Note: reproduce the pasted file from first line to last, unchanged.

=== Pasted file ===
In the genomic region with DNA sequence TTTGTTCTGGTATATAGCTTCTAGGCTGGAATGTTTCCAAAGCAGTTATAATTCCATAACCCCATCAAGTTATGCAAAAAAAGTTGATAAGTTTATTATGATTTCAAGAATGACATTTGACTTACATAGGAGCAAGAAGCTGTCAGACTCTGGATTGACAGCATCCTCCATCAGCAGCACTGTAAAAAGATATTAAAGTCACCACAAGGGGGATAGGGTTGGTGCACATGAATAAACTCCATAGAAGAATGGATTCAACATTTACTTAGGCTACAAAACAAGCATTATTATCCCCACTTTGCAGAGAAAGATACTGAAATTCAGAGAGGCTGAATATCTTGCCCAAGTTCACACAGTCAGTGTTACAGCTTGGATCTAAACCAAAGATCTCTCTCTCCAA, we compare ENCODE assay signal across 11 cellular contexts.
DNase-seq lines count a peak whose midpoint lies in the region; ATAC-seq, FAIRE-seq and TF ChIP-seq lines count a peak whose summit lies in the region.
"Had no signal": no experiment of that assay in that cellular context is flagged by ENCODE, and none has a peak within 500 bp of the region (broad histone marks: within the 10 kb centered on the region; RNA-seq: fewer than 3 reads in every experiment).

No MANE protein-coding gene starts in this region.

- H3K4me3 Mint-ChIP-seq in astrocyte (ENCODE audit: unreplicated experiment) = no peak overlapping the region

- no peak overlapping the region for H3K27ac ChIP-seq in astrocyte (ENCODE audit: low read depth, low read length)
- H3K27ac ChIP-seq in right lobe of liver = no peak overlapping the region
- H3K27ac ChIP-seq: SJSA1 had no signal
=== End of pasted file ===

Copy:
In the genomic region with DNA sequence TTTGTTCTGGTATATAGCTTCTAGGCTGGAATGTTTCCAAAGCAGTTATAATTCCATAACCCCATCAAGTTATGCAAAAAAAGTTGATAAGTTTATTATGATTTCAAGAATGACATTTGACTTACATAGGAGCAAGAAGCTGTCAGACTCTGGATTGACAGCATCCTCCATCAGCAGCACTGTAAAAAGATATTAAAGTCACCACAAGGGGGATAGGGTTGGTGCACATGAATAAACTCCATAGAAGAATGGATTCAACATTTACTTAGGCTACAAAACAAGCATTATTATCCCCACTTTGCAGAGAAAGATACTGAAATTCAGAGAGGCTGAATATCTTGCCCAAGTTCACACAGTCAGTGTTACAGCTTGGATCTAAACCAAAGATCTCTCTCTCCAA, we compare ENCODE assay signal across 11 cellular contexts.
DNase-seq lines count a peak whose midpoint lies in the region; ATAC-seq, FAIRE-seq and TF ChIP-seq lines count a peak whose summit lies in the region.
"Had no signal": no experiment of that assay in that cellular context is flagged by ENCODE, and none has a peak within 500 bp of the region (broad histone marks: within the 10 kb centered on the region; RNA-seq: fewer than 3 reads in every experiment).

No MANE protein-coding gene starts in this region.

- H3K4me3 Mint-ChIP-seq in astrocyte (ENCODE audit: unreplicated experiment) = no peak overlapping the region

- no peak overlapping the region for H3K27ac ChIP-seq in astrocyte (ENCODE audit: low read depth, low read length)
- H3K27ac ChIP-seq in right lobe of liver = no peak overlapping the region
- H3K27ac ChIP-seq: SJSA1 had no signal